Preventing Unintended Weight Loss
Preventing unintended weight loss is important for older adults. Unintended weight loss is associated with a number of negative health outcomes in addition to those from oral health issues.
Increased fall risk, decreased mobility, and decreased ability be independent are all potential risks with weight loss.
For some more information on preventing weight loss and calorie-dense foods for weight gain, click here!
13 Great Tasting Soft Foods for the Elderly
Without further ado, here is our list of soft foods for the elderly. Keep in mind this list is just to get you started. You may find other delicious soft foods as well.
- Nut butters like peanut butter, almond butter, and cashew butter are a good way to add flavor to soft foods. Or they can be eaten on their own.
- On top of their strong flavor profile, they have a pretty strong nutrient profile as well. Nut butters are generally high in healthy fats and proteins, as well as numerous vitamins, minerals, and calories.
- One potential issue with these kinds of foods is their thickness. Sometimes these foods might be too thick or sticky to eat for people with dry mouth. Or for those with difficulties maneuvering their tongues around.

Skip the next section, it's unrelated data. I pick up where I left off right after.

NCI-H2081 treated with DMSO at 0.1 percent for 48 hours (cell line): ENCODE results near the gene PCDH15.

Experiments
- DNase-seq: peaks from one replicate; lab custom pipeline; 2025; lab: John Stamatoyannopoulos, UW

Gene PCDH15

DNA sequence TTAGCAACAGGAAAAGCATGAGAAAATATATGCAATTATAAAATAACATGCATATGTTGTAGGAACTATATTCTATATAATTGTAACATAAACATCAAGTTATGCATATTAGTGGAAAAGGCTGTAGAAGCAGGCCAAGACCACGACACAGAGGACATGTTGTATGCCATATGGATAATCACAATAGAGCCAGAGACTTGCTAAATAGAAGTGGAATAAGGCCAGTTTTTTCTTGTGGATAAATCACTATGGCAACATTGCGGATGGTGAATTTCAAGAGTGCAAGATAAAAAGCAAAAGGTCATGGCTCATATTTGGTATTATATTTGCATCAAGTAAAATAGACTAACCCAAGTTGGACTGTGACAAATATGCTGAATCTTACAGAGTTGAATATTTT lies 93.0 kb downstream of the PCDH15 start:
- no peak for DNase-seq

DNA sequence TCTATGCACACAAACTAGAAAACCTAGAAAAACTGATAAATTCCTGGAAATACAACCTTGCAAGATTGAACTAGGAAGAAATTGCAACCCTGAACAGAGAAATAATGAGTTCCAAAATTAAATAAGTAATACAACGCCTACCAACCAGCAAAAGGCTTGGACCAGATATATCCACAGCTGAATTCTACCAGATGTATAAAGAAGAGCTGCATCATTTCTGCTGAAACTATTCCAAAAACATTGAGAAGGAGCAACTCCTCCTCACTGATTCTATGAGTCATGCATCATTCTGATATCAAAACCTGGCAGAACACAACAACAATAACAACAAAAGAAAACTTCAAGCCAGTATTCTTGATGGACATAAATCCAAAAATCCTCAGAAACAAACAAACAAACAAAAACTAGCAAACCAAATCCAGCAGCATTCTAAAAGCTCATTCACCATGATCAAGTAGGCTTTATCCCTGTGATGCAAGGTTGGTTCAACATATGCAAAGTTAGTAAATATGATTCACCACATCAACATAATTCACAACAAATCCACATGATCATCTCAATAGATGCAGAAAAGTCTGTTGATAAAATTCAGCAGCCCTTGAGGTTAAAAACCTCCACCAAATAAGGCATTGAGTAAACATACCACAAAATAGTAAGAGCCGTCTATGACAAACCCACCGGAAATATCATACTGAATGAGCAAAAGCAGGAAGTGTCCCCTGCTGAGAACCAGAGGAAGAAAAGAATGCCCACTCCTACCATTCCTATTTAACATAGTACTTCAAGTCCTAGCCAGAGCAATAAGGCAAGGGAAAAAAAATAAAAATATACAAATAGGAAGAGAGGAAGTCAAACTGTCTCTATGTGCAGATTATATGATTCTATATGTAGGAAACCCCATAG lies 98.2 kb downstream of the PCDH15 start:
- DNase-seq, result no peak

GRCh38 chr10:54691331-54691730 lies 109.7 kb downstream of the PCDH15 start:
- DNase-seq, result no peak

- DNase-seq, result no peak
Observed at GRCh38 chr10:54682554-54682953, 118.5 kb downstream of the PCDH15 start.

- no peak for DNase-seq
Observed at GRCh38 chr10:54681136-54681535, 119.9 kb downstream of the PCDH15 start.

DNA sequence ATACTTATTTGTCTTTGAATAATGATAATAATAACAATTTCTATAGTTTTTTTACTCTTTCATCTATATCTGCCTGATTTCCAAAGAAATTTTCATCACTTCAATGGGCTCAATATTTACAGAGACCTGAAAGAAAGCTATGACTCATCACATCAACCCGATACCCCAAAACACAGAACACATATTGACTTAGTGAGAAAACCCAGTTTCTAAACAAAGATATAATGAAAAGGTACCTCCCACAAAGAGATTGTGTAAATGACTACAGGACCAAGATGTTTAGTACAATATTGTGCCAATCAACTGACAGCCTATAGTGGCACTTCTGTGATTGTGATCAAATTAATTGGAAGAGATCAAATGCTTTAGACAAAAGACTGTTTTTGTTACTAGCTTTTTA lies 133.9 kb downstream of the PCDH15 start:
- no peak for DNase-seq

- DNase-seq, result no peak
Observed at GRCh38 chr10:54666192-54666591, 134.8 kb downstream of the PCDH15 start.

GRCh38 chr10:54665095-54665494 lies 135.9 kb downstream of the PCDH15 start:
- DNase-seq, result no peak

- It may be wise to thin nut butters out somewhat so that they go down easier.
- Fruits are delicious, but unfortunately, many commonly enjoyed fruits like apples or oranges are difficult for adults with oral health issues to eat. This means that they may be missing out on important vitamins, minerals, and fiber that fruits have to offer.
- Pureeing fruits can be a great option to reincorporate them into an older adults’ diet.
- Things like applesauce and mashed banana are classic options. But virtually any fruit can be potentially pureed into an easily eatable form.
- Different flavors can also be mixed together. Strawberry kiwi is another classic flavor, but what about strawberry basil, or strawberry mint? Experiment, and find delicious combinations!
- Flaky fish are a healthy and delicious option for older adults who need to avoid chewing. The muscular proteins in fish are different from those in red meat and poultry. They come apart much easier than other animal proteins.
- Additionally, fish like salmon, trout, and tuna are great sources of omega-3 fatty acids, an essential fatty acid.